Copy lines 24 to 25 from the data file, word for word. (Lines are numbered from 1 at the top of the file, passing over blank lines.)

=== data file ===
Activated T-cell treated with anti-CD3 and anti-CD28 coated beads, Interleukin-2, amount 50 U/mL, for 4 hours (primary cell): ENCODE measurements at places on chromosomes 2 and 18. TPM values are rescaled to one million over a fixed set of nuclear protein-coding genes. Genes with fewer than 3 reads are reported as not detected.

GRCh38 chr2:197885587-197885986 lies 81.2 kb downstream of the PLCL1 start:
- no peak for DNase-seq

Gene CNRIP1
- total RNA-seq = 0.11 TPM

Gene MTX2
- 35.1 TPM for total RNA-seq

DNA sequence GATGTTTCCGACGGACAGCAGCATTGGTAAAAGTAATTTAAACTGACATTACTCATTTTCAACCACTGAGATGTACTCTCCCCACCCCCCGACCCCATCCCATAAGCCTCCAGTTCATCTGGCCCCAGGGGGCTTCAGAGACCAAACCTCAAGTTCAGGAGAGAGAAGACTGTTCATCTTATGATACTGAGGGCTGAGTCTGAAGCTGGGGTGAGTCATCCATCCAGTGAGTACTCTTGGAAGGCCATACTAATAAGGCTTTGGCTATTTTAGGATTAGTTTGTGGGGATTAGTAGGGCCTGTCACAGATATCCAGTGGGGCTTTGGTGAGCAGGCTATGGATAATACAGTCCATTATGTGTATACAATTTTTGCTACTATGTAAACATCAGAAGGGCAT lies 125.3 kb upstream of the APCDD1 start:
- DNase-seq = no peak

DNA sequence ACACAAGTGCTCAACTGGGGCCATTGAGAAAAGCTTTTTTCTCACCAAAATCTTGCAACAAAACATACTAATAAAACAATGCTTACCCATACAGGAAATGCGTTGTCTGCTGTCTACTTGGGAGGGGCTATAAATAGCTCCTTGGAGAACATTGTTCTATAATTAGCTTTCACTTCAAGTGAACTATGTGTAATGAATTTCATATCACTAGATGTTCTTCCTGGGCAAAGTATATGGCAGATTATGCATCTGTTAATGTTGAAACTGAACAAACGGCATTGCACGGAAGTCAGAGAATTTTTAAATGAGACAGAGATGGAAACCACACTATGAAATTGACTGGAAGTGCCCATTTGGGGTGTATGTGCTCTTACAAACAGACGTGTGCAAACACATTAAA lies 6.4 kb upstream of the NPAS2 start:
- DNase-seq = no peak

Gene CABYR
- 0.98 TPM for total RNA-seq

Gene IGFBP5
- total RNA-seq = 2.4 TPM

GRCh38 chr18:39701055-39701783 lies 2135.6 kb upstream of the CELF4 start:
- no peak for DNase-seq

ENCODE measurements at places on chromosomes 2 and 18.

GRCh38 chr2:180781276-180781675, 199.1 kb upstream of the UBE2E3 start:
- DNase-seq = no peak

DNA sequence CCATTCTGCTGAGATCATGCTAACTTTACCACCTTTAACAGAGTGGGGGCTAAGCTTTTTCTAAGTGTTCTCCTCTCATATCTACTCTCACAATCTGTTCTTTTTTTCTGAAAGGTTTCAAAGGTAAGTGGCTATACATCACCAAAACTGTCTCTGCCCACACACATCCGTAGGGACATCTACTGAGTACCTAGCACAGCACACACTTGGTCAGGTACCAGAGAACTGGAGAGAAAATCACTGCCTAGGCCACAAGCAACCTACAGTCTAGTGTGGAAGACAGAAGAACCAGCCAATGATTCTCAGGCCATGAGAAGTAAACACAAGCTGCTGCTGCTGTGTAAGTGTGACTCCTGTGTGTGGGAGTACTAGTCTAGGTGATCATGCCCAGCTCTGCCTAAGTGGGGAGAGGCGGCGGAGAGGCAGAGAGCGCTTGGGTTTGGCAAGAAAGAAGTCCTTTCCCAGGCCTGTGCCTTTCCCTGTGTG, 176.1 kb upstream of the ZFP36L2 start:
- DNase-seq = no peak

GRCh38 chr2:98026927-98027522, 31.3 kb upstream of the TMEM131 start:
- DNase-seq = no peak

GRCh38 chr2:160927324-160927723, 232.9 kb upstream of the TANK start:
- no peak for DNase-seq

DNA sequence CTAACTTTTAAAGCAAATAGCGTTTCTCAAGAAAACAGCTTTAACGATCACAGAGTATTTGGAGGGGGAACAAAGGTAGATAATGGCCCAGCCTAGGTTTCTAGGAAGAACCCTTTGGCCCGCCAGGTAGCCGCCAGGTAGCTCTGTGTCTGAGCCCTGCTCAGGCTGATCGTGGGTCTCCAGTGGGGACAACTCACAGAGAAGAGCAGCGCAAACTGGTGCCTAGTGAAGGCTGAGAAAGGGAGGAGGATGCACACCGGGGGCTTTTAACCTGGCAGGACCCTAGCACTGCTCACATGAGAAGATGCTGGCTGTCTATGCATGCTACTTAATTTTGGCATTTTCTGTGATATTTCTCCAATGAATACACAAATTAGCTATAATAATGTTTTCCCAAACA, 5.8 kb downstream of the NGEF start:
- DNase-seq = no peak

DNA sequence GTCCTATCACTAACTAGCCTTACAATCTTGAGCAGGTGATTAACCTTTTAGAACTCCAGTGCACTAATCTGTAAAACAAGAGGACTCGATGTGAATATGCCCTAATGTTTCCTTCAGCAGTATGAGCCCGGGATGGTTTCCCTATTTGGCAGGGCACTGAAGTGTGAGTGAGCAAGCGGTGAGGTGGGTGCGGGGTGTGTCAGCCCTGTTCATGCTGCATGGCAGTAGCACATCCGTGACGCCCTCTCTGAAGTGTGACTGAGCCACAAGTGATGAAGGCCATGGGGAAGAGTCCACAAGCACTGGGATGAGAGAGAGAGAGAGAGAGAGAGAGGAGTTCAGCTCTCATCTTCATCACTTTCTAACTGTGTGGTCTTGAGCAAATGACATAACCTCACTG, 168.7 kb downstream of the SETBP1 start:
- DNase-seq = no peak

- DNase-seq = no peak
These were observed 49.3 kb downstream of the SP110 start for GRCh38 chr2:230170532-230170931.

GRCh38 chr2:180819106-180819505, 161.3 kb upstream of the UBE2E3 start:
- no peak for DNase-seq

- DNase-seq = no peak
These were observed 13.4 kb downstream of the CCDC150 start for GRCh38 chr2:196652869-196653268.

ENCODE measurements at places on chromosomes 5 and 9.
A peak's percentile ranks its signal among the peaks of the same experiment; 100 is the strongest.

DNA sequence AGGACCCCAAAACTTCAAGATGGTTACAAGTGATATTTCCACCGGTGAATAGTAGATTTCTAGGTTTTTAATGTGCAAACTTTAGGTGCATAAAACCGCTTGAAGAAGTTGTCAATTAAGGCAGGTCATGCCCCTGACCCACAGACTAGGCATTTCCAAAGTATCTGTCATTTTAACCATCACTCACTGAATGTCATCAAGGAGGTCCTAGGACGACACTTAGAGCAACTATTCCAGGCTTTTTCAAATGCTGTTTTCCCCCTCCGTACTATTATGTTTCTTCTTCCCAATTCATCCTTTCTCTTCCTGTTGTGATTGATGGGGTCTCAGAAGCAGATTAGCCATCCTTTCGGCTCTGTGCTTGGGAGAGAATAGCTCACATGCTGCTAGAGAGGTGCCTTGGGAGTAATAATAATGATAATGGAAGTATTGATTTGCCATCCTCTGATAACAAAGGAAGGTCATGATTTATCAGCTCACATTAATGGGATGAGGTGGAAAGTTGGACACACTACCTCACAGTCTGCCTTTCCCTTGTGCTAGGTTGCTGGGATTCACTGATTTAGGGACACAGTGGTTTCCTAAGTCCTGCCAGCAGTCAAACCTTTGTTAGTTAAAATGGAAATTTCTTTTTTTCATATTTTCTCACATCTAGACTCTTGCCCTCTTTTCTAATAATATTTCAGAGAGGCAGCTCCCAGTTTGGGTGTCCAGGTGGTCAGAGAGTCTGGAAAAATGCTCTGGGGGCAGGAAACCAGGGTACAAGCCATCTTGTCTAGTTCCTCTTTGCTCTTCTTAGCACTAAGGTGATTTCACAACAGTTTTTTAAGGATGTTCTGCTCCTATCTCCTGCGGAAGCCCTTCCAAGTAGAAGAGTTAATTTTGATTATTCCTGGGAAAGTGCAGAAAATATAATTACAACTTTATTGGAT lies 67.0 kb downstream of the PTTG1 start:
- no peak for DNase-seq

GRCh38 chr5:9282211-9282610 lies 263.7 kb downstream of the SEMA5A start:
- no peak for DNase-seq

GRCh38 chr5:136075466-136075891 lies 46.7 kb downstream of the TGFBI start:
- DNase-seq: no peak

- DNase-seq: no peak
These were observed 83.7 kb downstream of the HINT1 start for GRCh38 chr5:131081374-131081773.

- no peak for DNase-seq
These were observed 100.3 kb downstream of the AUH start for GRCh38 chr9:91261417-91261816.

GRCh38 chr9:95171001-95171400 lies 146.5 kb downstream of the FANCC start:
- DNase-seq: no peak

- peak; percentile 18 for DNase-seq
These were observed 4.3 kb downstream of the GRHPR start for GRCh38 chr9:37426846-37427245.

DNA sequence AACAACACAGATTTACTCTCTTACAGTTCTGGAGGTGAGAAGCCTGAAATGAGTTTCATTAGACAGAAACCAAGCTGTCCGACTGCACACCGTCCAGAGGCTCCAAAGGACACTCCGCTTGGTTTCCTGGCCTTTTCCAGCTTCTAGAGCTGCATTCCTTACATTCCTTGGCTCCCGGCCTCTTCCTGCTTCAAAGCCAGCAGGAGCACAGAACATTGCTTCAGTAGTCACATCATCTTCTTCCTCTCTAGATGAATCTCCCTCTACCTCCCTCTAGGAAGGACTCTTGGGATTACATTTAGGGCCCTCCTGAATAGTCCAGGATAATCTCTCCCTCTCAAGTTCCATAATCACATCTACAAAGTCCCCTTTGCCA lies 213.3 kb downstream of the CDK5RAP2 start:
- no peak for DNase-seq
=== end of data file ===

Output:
- DNase-seq = no peak

GRCh38 chr2:160927324-160927723, 232.9 kb upstream of the TANK start: